The general population curve for 2004-2006 was generated by applying general population mortality rates in each 1-year interval since seroconversion to a hypothetical cohort matched to the study population on age, sex, and country. HIV indicates human immunodeficiency virus.
Bhaskaran K, Hamouda O, Sannes M, Boufassa F, Johnson AM, Lambert PC, Porter K, CASCADE Collaboration FT. Changes in the Risk of Death After HIV Seroconversion Compared With Mortality in the General Population. JAMA. 2008;300(1):51-59. doi:10.1001/jama.300.1.51
Author Affiliations: Medical Research Council Clinical Trials Unit, London, United Kingdom (Mr Bhaskaran and Dr Porter); Robert Koch Institute, Berlin, Germany (Dr Hamouda); Ulleval University Hospital, Oslo, Norway (Ms Sannes); INSERM U822, Hôpital Bicêtre, Paris, France (Dr Boufassa); University College London, London, United Kingdom (Dr Johnson); and University of Leicester, Leicester, United Kingdom (Dr Lambert).
Context Mortality among human immunodeficiency virus (HIV)–infected individuals has decreased dramatically in countries with good access to treatment and may now be close to mortality in the general uninfected population.
Objective To evaluate changes in the mortality gap between HIV-infected individuals and the general uninfected population.
Design, Setting, and Population Mortality following HIV seroconversion in a large multinational collaboration of HIV seroconverter cohorts (CASCADE) was compared with expected mortality, calculated by applying general population death rates matched on demographic factors. A Poisson-based model adjusted for duration of infection was constructed to assess changes over calendar time in the excess mortality among HIV-infected individuals. Data pooled in September 2007 were analyzed in March 2008, covering years at risk 1981-2006.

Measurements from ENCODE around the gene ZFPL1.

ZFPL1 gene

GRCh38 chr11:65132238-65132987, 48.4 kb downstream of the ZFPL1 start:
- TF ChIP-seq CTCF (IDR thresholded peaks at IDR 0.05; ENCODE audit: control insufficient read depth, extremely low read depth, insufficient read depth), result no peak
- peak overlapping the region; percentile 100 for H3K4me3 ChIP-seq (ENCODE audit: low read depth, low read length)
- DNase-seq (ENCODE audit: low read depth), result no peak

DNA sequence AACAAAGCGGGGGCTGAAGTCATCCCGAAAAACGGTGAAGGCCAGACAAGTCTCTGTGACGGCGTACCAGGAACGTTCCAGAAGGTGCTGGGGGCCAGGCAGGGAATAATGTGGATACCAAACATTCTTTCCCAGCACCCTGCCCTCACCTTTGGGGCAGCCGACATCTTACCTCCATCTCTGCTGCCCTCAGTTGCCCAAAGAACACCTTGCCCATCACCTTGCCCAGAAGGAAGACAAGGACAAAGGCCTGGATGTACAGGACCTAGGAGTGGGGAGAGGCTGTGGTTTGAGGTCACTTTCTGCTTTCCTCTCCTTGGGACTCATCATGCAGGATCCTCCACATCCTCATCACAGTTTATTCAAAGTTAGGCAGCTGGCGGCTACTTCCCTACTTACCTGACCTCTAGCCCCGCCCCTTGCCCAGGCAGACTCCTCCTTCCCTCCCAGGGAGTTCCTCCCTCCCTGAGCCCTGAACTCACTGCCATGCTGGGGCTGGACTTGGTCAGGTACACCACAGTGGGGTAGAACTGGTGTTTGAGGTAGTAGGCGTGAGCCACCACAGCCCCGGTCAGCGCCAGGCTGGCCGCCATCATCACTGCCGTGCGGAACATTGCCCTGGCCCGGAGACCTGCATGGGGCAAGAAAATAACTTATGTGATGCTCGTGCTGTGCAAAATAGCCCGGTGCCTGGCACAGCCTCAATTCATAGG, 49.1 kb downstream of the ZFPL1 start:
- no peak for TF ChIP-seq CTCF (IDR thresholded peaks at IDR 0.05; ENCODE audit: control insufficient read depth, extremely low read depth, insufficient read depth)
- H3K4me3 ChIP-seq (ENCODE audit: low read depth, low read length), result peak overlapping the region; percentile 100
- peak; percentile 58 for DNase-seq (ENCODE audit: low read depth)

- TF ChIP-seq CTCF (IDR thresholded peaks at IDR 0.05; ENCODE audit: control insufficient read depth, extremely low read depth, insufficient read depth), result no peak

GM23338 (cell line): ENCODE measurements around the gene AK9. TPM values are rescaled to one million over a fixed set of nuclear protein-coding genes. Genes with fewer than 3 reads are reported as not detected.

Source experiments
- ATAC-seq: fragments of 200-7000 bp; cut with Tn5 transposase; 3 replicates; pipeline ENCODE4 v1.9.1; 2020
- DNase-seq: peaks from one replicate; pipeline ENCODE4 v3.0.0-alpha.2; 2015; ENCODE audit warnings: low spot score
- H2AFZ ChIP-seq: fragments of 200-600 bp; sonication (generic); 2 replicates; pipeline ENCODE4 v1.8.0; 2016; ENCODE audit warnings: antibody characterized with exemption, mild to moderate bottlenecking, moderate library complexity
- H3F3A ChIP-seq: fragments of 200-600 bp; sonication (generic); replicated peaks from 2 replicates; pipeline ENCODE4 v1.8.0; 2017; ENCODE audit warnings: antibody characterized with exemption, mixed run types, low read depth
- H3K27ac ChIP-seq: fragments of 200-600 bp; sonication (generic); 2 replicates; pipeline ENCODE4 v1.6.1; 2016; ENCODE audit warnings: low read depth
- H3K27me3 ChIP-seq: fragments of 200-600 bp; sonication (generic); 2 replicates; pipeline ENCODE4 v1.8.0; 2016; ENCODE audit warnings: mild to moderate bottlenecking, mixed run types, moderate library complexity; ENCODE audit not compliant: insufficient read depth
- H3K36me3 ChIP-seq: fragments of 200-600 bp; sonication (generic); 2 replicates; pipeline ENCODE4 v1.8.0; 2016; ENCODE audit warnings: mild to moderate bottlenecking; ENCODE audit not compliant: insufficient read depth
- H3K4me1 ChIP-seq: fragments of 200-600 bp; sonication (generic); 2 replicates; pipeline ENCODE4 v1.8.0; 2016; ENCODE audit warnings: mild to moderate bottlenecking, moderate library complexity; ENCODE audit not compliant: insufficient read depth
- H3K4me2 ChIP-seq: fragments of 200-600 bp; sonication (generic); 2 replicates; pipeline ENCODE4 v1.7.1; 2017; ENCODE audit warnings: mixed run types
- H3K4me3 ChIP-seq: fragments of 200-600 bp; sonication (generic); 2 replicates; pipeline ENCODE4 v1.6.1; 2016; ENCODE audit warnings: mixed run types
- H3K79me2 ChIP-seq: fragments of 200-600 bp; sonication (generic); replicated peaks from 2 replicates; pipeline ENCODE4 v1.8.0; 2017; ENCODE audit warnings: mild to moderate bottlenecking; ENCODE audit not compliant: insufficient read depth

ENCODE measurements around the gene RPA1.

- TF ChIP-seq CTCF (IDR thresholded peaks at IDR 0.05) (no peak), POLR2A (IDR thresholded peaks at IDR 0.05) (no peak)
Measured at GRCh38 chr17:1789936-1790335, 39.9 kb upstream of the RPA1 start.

Main Outcome Measure Excess mortality among HIV-infected individuals compared with that of the general uninfected population.
Results Of 16 534 individuals with median duration of follow-up of 6.3 years (range, 1 day to 23.8 years), 2571 died, compared with 235 deaths expected in an equivalent general population cohort. The excess mortality rate (per 1000 person-years) decreased from 40.8 (95% confidence interval [CI], 38.5-43.0; 1275.9 excess deaths in 31 302 person-years) before the introduction of highly active antiretroviral therapy (pre-1996) to 6.1 (95% CI, 4.8-7.4; 89.6 excess deaths in 14 703 person-years) in 2004-2006 (adjusted excess hazard ratio, 0.05 [95% CI, 0.03-0.09] for 2004-2006 vs pre-1996). By 2004-2006, no excess mortality was observed in the first 5 years following HIV seroconversion among those infected sexually, though a cumulative excess probability of death remained over the longer term (4.8% [95% CI, 2.5%-8.6%] in the first 10 years among those aged 15-24 years).